Taxi cabs have a new breed of competitors. New companies like Lyft, Uber and Sidecar give smartphone users the ability to reserve a ride through an app on their phone. Some of the companies use private car owners as their main drivers. Will traditional taxis fall by the wayside? How are these new companies regulated? Ross Reynolds talks with KUOW’s transportation reporter, Derek Wang.  

Patent Battles
5:26 pm
Tue June 4, 2013

Bellevue-Based Intellectual Ventures Now Targeting Financial Firms

Intellectual Ventures co-founder Nathan Myhrvold giving a TED Talk in 2010.
Flickr Photo/Red Maxwell

After numerous high-profile lawsuits against tech companies, a Bellevue-based patent company is now setting its sights on the financial industry.

On Tuesday, Intellectual Ventures announced it has filed lawsuits against two banks, JP Morgan Chase and Fifth Third Bank, for patent infringement. This is Intellectual Ventures’ second round of lawsuits targeting financial firms in the past week. On May 29, the company filed suit against First National Bank of Omaha and PNC.

Read more
Internet Privacy
12:04 pm
Mon June 3, 2013

How Are You Being Watched?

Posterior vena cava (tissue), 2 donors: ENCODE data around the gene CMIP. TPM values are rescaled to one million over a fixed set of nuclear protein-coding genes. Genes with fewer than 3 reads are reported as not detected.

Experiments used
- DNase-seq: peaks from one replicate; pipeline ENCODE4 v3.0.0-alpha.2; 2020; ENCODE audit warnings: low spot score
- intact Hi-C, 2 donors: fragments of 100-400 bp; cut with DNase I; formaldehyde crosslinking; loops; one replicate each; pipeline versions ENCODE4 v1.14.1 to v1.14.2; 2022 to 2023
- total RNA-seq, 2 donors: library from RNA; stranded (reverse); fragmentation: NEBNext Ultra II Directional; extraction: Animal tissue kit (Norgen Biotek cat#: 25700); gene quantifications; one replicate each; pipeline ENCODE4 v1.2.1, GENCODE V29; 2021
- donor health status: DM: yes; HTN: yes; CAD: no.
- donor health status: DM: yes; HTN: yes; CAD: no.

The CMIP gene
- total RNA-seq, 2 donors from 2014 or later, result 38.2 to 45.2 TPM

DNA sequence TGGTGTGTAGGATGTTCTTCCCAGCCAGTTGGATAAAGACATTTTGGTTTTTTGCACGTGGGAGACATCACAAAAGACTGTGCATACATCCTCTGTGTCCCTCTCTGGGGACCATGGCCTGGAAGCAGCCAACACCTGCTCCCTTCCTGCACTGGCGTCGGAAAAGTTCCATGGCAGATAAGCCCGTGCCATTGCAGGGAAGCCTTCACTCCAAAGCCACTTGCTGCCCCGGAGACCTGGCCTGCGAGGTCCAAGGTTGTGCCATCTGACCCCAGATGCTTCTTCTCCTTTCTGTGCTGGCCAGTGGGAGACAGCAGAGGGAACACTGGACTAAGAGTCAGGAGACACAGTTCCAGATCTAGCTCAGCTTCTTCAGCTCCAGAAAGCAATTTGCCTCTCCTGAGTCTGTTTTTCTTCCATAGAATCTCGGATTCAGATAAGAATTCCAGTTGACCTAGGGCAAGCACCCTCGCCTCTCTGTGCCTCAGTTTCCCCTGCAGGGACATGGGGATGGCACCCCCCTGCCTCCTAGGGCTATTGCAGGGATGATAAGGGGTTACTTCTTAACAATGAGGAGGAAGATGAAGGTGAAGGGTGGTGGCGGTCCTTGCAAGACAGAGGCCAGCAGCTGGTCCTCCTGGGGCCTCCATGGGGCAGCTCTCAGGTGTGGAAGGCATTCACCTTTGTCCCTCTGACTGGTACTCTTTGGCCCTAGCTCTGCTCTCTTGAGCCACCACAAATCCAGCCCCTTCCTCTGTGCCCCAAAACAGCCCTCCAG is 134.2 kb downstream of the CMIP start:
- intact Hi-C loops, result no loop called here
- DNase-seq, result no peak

Flickr Photo/g4ll4is

You are under surveillance when you go online. The information gatherers include the government, advertising companies and brokers who sell your data. Christopher Soghoian, chief technologist for the national ACLU, explains that the constantly updating world of technology has  also changed the government's ability to spy Internet communications and mobile telephones.  

Read more
The Fine Print
12:05 pm
Fri May 31, 2013

New Documentary About Those Terms And Conditions You Signed

Everyone who uses a computer these days likely agrees to many "terms and conditions" agreements every year. But what are you really signing? Ross Reynolds interviews director Cullen Hoback, who takes a closer look at questions of privacy and consumer rights in a new documentary.    

Zeppelin Comeback
1:26 pm
Thu May 30, 2013

A New Kind Of Airship May Herald Return To The Age Of Dirigibles

The Aeroscraft.
Credit Aeros

The 1920s and 1930s are sometimes called "the age of the dirigible." Dirigibles were giant, steerable blimps and zeppelins, and they used to be a popular way to transport crowds of people from place to place. But then there was the fiery Hindenburg disaster. And during wars airplanes could easily shoot them down. After that airships were pretty much reduced to flying above football games and other kinds of surveillance.

Audio from a broadcast of the Hindenburg disaster in 1937